Wrong Picture Presets Make the Screen Dark

Your TV screen can be dark even if no one has messed around with the brightness settings. Sometimes, it’s just because of incorrect picture presets like sharpness, color, and tint. 

It’s always a good idea to check your manual and tweak these configurations to your taste. You may have to try different combinations before finding what works best for you.

Backlight Could Be Faulty

Unless you’re using an OLED TV, any other model that uses an LCD screen also has a backlight to illuminate the images on the screen.

The backlight controls your TV’s brightness, and the screen will inevitably become dark if the backlight malfunctions. Some parts of the screen or the entire panel suddenly become dark.

While OLED TVs can’t have backlight issues, they experience a phenomenon called burn-in. The pixels in a significant portion of the screen can fail permanently, leading to a static, dark image.

Weak Signal Strength

Your TV screen can also become dark if there’s weak signal strength or if the signal quality of the external device you’ve connected is poor. This can be due to damaged cables, faulty antennas, or wrong connections.

Why Is Your TV Screen Half Dark?

The main reasons your TV screen can be half dark include a faulty or loose HDMI cable, a defective backlight system, and interference from external devices. It can also be that the video driver circuit is damaged and needs to be replaced.

How Do You Fix a Dim TV Screen?

Mature man watching tv

Fixing a TV screen that’s too dim often involves doing a few simple configurations, and here’s how to do it:

Disable the Ambient Light Detection Feature

Disabling the ambient light detection feature will make your screen consistent, irrespective of the movie scenes and changes in the surrounding light conditions. As highlighted before, the ambient light detection feature is called Eco Sensor in Samsung smart TVs. 

Here’s how to disable the Eco Sensor in older TV models (those made before 2016):

  1. Turn on your TV and navigate to Settings.
  2. Tap the ‘Eco Solution‘ option, then select ‘Eco Sensor.’
  3. Turn off the Eco Sensor and check if it fixes the issue.

For newer Samsung TVs, here’s how to disable the ambient light detection feature:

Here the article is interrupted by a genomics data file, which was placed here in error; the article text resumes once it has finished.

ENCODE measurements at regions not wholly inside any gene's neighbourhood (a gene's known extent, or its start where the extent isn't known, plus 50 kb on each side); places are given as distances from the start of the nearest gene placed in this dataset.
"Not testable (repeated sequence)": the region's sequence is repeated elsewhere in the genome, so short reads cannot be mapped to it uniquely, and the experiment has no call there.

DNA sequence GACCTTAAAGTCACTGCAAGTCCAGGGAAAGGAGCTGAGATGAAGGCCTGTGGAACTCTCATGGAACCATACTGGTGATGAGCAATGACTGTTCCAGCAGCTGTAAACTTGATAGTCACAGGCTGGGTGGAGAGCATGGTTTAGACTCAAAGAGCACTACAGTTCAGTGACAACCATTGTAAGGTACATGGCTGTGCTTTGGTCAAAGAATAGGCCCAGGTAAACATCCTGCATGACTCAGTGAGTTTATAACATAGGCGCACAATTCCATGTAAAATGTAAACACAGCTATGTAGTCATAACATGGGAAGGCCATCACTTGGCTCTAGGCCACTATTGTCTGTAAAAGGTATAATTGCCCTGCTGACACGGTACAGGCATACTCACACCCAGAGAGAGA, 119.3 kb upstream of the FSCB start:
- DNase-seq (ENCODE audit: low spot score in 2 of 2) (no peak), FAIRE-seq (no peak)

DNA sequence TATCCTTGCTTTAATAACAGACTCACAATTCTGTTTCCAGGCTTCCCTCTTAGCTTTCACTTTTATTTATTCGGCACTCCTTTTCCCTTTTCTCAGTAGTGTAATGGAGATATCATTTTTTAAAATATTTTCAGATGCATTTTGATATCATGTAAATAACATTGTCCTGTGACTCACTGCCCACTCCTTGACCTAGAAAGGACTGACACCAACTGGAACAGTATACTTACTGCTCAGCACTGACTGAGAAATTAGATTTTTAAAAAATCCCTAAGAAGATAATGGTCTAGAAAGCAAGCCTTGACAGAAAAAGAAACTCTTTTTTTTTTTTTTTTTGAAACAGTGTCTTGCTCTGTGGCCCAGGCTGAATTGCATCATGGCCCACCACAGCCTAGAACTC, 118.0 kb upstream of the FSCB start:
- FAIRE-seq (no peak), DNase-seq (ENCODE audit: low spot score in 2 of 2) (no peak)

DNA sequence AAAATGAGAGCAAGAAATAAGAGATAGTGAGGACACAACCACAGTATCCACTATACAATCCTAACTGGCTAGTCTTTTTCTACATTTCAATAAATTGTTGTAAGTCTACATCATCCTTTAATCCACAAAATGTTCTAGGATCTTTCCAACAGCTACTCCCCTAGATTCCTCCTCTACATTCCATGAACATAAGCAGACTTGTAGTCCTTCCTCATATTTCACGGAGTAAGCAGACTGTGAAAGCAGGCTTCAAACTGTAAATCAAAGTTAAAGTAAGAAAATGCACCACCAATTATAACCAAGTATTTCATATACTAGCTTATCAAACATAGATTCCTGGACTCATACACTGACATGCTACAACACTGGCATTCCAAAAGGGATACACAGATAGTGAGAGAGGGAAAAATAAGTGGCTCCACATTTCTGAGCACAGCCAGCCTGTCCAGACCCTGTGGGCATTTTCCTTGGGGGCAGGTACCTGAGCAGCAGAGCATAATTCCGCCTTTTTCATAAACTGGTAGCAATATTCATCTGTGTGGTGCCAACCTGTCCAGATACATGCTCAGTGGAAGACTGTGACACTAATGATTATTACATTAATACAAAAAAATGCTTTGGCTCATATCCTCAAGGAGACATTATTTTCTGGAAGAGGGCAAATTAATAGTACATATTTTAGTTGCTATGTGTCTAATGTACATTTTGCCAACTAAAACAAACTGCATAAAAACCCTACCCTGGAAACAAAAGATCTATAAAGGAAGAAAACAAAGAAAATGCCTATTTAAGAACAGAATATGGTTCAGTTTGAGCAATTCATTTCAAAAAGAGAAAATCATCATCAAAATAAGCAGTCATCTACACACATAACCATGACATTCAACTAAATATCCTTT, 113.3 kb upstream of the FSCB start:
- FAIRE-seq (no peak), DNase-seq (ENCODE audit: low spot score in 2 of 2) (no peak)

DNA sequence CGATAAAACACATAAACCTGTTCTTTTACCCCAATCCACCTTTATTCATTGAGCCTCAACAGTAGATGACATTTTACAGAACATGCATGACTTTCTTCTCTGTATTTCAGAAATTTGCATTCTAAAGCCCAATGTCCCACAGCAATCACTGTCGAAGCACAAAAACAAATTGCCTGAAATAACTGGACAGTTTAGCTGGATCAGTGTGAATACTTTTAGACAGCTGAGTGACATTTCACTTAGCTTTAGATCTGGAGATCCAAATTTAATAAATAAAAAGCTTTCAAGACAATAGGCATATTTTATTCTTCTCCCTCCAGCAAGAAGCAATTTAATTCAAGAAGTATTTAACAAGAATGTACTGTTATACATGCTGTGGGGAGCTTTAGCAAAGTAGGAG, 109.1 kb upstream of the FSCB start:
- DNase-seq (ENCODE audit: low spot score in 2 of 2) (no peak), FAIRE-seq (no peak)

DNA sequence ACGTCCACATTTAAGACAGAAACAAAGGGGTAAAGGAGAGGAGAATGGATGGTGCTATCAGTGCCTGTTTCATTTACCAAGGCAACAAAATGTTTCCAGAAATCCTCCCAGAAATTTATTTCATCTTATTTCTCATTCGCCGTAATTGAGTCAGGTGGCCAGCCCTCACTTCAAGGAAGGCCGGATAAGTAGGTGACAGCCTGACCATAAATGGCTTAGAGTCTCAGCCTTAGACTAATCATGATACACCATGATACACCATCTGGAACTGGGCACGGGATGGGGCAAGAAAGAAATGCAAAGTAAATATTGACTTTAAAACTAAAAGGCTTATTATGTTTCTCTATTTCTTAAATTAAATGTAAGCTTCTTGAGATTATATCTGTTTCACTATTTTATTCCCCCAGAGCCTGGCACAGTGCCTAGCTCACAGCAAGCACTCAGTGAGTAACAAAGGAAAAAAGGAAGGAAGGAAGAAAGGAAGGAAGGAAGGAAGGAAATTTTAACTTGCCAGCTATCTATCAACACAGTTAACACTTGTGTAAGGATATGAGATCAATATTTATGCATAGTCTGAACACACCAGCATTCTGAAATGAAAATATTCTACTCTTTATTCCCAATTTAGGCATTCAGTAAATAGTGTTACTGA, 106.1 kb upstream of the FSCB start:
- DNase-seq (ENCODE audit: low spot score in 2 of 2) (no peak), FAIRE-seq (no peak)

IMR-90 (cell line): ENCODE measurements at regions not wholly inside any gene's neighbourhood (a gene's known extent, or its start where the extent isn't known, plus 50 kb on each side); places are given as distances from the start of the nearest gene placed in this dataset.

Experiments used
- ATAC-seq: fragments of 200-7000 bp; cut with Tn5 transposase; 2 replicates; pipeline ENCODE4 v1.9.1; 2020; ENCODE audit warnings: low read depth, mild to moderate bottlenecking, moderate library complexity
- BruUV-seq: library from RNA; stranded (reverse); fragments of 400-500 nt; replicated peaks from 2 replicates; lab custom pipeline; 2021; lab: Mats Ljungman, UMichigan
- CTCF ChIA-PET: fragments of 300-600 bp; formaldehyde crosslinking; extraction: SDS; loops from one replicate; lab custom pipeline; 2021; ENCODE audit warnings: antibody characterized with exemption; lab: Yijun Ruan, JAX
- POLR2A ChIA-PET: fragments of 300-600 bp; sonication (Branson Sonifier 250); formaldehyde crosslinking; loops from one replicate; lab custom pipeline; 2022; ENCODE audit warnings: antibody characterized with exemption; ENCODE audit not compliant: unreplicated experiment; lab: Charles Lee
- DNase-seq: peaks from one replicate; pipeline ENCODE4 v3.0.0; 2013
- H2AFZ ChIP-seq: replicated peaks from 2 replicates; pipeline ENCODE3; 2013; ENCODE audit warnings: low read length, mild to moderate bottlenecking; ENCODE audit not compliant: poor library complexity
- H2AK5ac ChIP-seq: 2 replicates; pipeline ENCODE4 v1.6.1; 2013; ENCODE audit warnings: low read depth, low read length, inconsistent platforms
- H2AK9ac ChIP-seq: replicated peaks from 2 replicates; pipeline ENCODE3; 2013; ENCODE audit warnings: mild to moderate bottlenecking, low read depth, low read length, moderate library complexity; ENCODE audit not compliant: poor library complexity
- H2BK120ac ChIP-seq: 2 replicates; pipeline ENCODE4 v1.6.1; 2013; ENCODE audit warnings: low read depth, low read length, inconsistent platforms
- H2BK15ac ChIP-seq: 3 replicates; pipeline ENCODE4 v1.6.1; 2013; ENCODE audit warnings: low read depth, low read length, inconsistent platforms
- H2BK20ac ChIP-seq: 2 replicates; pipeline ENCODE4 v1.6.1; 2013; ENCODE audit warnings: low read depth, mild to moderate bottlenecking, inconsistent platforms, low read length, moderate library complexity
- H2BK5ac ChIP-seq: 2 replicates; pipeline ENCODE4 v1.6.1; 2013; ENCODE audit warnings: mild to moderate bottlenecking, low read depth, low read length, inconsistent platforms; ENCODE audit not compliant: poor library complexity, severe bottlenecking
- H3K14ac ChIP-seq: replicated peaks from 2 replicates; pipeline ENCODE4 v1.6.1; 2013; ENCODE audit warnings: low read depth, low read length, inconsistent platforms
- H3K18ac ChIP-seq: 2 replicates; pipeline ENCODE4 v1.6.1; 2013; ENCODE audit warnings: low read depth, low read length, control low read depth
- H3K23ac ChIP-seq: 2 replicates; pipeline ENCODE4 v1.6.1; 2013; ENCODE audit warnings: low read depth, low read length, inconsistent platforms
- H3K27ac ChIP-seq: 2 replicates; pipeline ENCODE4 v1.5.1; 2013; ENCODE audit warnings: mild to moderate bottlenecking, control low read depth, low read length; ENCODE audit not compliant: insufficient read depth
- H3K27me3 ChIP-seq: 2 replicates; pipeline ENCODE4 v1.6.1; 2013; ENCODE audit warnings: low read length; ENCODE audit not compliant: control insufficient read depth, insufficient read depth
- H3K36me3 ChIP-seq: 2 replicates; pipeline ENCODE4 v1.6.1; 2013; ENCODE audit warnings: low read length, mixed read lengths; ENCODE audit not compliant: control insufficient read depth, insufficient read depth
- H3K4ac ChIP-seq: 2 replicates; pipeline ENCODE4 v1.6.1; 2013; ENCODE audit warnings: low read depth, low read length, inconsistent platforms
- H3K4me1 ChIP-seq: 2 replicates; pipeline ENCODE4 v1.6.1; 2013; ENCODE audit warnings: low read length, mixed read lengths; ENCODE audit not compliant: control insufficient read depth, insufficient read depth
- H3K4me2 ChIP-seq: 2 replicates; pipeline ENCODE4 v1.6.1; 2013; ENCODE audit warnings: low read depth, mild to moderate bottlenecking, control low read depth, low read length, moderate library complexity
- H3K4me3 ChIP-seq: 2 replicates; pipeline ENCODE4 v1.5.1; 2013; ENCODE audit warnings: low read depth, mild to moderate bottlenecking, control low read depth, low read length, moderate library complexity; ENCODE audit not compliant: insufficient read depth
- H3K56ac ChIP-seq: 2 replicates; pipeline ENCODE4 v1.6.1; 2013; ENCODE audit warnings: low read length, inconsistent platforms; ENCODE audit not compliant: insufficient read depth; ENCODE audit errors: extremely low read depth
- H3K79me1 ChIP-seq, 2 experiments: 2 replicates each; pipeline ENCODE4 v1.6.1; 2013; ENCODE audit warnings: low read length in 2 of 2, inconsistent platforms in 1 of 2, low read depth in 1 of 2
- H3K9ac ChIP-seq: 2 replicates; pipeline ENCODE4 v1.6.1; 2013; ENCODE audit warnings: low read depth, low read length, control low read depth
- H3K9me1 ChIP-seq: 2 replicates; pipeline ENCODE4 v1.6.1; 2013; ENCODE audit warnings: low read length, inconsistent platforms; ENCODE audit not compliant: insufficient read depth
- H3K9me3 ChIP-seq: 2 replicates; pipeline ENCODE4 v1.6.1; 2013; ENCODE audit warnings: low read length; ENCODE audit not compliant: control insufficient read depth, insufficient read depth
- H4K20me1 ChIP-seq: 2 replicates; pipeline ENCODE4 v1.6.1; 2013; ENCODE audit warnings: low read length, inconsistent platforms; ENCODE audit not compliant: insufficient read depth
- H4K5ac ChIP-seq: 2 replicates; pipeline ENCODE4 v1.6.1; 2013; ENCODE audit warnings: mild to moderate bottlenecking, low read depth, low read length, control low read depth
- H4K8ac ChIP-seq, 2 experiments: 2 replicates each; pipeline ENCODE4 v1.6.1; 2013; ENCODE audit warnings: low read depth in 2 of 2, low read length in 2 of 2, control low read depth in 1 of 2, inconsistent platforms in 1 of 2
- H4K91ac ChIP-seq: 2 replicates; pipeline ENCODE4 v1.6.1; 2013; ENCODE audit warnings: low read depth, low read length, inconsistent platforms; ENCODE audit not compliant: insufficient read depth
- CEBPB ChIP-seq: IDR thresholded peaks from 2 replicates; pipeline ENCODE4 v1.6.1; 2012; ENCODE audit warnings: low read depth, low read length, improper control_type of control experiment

1. Go to Settings, then scroll down to General.
  2. Select ‘Ambient Light Detection‘ and move the slider to the ‘OFF‘ position.

Turn Up the Brightness

Since the brightness setting determines how much light your TV emits, one quick fix for the dark screen involves adjusting the brightness to a higher level.

On your TV remote, press the ‘Settings‘ button, then navigate to ‘Picture.’ Select ‘Advanced‘ (or ‘Expert Settings‘) in Samsung smart TVs, then choose ‘Brightness.’ Adjust the brightness until you get the best viewing experience.

And if your room is bathed adequately in natural light, you’ll need more brightness. The closer you are to 100, the better your image outlook will be relative to the surrounding.

Turn Up the Backlight

Turn up the Backlight setting in combination with the brightness to get rid of the dark screen. While most TVs won’t allow you to adjust the backlight level beyond a certain threshold in HDR mode, some brands usually don’t cap it too low. 

For Sony TV, this setting is usually labeled as ‘Brightness,’ and you should configure it accordingly.

Adjust the Contrast Level

Contrast means the ratio between the brightest and darkest spots on your screen. Too much contrast blends colors, creating an overall dark appearance. 

Go to Settings, select ‘Picture,’ and then ‘Advanced‘ or ‘Expert Settings.’ Adjust the contrast level until you’ve got the best view. You’ll have to push to a very high contrast level if you’re in a dark room.

Turn Off Black Tone

The black tone setting usually makes back spots on your TV appear darker. But it could also make gray areas appear black, making you lose a lot of detail. Here’s how to disable the black tone on your TV:

  1. Press ‘Settings‘ on your TV remote and go to ‘Picture.’
  2. Select ‘Advanced‘ and navigate to Black Tone, then turn it ‘OFF.’

Disable Power Saver Mode